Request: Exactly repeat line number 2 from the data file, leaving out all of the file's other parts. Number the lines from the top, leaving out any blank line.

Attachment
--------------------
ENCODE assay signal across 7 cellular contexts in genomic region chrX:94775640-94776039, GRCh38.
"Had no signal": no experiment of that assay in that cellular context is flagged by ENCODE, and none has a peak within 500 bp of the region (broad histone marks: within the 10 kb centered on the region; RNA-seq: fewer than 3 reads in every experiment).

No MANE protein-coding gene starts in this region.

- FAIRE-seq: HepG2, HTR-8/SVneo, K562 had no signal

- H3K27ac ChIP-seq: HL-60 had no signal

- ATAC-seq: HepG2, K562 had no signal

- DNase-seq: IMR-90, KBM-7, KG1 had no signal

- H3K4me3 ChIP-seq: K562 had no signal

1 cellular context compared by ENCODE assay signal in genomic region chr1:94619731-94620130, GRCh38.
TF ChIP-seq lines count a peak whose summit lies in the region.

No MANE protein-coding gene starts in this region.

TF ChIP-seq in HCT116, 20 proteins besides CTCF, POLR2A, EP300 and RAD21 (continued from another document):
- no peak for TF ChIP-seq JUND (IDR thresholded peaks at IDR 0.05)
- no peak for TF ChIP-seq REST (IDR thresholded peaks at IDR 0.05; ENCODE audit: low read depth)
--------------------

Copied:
"Had no signal": no experiment of that assay in that cellular context is flagged by ENCODE, and none has a peak within 500 bp of the region (broad histone marks: within the 10 kb centered on the region; RNA-seq: fewer than 3 reads in every experiment).